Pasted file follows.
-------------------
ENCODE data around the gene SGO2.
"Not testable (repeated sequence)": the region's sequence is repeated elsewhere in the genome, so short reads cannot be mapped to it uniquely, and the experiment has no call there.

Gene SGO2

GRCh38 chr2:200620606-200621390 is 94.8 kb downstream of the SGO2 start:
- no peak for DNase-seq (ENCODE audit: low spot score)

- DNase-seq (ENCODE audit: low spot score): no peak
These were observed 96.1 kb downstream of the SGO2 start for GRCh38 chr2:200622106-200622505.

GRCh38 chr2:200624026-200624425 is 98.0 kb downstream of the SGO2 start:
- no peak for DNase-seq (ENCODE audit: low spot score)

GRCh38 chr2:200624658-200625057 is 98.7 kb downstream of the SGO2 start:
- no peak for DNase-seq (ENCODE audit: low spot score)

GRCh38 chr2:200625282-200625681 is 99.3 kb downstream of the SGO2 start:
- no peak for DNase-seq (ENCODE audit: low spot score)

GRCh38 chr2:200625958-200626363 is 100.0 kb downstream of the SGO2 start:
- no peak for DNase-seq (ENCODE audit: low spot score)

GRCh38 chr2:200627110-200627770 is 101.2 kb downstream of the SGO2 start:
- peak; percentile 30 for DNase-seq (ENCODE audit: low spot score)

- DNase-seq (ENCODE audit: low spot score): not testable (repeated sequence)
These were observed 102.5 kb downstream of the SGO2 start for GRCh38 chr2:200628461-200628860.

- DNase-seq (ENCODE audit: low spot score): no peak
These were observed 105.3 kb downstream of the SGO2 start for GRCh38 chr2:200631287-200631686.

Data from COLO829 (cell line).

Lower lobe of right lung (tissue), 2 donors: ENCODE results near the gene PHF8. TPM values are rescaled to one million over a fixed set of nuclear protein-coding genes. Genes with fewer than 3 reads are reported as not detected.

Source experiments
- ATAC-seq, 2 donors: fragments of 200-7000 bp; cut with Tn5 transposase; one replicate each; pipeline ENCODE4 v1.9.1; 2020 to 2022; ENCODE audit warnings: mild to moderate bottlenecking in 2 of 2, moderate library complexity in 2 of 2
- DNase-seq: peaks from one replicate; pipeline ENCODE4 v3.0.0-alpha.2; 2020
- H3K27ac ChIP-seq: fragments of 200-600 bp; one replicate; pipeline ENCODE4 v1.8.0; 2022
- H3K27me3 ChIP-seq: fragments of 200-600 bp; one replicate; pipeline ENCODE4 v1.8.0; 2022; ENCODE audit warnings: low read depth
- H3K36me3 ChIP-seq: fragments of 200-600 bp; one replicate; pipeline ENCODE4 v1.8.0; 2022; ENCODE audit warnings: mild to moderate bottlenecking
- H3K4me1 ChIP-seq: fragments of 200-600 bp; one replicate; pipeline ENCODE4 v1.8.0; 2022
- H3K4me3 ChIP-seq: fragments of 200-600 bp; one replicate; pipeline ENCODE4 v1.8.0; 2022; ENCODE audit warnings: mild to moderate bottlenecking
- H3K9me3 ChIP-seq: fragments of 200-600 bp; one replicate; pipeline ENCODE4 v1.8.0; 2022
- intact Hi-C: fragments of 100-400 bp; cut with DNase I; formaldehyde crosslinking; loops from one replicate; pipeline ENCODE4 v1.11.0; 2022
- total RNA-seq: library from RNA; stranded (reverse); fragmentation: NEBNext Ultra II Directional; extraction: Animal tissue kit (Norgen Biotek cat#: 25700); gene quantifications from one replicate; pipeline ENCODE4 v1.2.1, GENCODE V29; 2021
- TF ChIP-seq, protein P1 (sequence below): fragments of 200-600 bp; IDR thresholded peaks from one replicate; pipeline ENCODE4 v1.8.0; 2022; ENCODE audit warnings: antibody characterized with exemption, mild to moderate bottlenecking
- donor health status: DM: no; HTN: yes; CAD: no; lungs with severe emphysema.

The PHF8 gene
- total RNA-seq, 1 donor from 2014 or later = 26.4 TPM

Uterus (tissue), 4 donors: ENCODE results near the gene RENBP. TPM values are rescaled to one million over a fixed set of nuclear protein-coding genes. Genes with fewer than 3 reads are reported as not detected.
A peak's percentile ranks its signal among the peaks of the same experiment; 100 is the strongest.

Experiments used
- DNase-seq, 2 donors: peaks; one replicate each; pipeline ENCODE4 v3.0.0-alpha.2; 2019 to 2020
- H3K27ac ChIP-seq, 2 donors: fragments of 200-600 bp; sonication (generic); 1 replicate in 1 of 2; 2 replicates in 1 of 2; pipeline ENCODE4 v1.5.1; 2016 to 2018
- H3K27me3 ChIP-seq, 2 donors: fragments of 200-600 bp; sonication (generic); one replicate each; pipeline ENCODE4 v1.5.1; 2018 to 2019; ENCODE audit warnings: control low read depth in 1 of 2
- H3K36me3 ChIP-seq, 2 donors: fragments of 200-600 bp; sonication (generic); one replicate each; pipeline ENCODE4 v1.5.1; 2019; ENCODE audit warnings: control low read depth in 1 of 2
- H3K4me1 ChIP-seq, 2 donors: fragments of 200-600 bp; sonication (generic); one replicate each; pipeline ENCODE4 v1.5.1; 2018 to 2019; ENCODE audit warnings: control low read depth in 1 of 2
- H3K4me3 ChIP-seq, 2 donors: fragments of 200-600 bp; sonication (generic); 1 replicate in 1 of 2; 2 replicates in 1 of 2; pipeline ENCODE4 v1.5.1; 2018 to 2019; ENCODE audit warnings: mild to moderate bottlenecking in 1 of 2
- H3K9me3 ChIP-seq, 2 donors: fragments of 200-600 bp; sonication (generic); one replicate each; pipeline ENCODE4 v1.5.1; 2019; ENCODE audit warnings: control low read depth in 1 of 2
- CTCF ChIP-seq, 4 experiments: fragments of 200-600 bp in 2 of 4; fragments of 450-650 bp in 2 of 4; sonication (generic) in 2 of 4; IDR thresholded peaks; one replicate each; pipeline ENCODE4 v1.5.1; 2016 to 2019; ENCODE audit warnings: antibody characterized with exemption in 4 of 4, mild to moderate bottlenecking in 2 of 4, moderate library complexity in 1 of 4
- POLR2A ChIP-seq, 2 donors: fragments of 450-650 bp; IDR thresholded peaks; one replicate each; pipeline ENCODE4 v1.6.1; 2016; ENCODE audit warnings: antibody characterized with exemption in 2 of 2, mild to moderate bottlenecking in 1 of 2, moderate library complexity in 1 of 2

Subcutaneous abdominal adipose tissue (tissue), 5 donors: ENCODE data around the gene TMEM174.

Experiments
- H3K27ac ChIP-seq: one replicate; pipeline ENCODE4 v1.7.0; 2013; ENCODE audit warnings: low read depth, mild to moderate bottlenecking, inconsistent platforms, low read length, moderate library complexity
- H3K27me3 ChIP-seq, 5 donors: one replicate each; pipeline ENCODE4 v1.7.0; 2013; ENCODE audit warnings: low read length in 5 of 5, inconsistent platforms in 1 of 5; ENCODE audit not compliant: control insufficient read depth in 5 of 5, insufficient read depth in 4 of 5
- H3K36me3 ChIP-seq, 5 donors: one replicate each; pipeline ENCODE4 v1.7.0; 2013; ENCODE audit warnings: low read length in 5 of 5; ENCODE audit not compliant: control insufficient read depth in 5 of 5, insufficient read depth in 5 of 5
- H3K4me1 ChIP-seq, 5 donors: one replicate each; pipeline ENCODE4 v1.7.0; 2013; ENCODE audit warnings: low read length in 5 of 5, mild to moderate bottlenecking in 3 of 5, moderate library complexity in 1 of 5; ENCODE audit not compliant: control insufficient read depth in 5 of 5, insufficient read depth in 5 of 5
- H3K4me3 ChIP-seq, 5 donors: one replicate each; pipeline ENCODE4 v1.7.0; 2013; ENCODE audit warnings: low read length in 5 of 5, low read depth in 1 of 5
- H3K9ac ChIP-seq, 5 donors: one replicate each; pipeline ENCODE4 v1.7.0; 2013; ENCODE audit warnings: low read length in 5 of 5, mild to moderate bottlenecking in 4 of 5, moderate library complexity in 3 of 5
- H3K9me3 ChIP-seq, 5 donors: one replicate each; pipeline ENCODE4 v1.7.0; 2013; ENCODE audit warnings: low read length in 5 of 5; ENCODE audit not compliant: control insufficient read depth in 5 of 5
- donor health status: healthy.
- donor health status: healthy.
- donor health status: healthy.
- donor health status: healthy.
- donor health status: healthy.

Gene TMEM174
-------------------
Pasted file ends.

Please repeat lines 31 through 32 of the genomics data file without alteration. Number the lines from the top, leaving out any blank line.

- H3K4me3 ChIP-seq: fragments of 200-600 bp; one replicate; pipeline ENCODE4 v1.8.0; 2022; ENCODE audit warnings: mild to moderate bottlenecking
- H3K9me3 ChIP-seq: fragments of 200-600 bp; one replicate; pipeline ENCODE4 v1.8.0; 2022